Is There a Better Plan for Student Debt Accountability than Wholesale Write-off?

Is There a Better Plan for Student Debt Accountability than Wholesale Write-off?

Big Picture / Human Society / Education / Student Debt

Defaulting on student debt is akin to cheating. I’m sure there are many deserving hardship cases, but I’m also sure many defaulters have had a pattern of cheating and gaming every angle of the system they can find.

A general release from student loans is a very slippery slope and we should think twice about a better philosophy of approach. It’s also terribly disrespectful to all those students/families who worked hard, paid their debts, and followed through by the rules. Ditto for home mortgages. A general release from debt rewards the cheaters for successfully gaming the system by simply slow-walking the lending institution until somebody (Parents? Federal Government?) bails them out. Until our government makes college free for every student, we have to be the adults in the room and seek a reasonable balance between compassion on one hand, while making students/families accountable for their debt on the other.

Maybe there’s a better way? There are plans to reinvigorate the concept of a national service for graduates — e.g., Peace Corps, Americorp, et al — and a student in debt can volunteer to do some good work and in so doing, volunteer-off their debt over say, five years: long enough to fairly reduce their debt, but short enough so they can see the light at the end of the tunnel. Most adults have some measure of volunteer activity their entire lives to give back and help out (church, soup kitchen, hospital, kids sports…) so what better time to start!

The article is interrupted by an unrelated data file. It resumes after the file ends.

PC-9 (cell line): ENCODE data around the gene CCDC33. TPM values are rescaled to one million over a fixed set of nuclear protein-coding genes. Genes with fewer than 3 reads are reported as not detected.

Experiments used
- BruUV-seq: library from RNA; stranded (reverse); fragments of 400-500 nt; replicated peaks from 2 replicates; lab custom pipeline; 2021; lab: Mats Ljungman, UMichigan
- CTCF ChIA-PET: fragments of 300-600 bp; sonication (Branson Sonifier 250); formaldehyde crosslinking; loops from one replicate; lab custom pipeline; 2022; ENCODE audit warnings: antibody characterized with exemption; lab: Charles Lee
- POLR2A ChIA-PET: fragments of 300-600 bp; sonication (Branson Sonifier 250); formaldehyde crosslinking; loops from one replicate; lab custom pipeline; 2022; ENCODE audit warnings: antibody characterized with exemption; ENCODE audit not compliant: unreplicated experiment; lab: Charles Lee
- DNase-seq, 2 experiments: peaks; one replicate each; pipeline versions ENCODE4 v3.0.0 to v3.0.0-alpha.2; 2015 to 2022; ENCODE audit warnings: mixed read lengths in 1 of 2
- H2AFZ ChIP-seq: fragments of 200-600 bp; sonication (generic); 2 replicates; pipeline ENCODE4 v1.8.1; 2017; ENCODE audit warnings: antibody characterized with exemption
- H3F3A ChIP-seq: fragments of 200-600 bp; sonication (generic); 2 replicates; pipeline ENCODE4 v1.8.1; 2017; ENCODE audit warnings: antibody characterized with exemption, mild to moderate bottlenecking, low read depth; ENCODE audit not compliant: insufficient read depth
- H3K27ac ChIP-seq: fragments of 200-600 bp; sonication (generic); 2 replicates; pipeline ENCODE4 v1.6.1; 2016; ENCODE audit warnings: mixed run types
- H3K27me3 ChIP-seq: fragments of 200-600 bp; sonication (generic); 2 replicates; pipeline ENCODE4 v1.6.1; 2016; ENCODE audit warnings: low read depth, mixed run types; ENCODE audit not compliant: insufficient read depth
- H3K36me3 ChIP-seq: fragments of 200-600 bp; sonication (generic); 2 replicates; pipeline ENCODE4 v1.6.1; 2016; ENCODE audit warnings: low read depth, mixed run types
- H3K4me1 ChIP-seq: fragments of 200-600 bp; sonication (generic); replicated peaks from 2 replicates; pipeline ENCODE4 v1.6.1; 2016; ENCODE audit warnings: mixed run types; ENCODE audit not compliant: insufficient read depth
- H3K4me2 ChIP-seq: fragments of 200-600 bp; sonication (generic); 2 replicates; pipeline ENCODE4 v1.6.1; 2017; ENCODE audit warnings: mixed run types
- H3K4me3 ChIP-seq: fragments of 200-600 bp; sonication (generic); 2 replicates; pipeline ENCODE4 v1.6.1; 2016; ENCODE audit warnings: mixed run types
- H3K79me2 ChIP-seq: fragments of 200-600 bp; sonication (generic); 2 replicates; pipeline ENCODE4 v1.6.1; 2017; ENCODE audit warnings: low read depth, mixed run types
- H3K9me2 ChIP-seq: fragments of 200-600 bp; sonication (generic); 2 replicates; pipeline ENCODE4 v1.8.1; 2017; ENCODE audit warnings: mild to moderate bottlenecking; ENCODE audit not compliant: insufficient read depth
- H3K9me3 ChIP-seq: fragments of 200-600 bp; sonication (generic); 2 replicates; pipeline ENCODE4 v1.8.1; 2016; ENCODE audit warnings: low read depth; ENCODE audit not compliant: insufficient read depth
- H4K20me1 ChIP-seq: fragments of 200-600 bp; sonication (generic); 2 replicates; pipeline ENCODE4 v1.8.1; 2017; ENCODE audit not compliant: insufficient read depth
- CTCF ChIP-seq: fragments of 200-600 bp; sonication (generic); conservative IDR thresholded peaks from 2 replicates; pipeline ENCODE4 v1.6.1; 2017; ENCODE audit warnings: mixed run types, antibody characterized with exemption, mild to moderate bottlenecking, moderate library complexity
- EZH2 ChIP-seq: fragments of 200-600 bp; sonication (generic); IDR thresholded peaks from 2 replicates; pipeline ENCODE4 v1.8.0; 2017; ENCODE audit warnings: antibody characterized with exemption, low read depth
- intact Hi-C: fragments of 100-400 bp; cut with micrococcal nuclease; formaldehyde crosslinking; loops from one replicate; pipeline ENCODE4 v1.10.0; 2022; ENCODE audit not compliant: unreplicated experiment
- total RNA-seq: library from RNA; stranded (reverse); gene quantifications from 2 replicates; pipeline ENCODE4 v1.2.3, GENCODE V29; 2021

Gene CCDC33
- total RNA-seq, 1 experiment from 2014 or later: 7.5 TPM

In addition, a student could change their daily Starbucks coffee order from a Venti to a Tall, save the difference, and that will pay off $5,000 before they begin to think of getting married and having a kid.

And part of this payoff contract should be a requirement to complete online courses in financial literacy to give them the tools they need to successfully navigate their financial lives without another debt disaster.

Unfortunately, disaster has already happened for thousands of students and parents. Together, the students and parents must face this issue head-on and be accountable and if they can step up to that challenge, maybe a United America can help out in a way that does not overburden students’ lives in the process.

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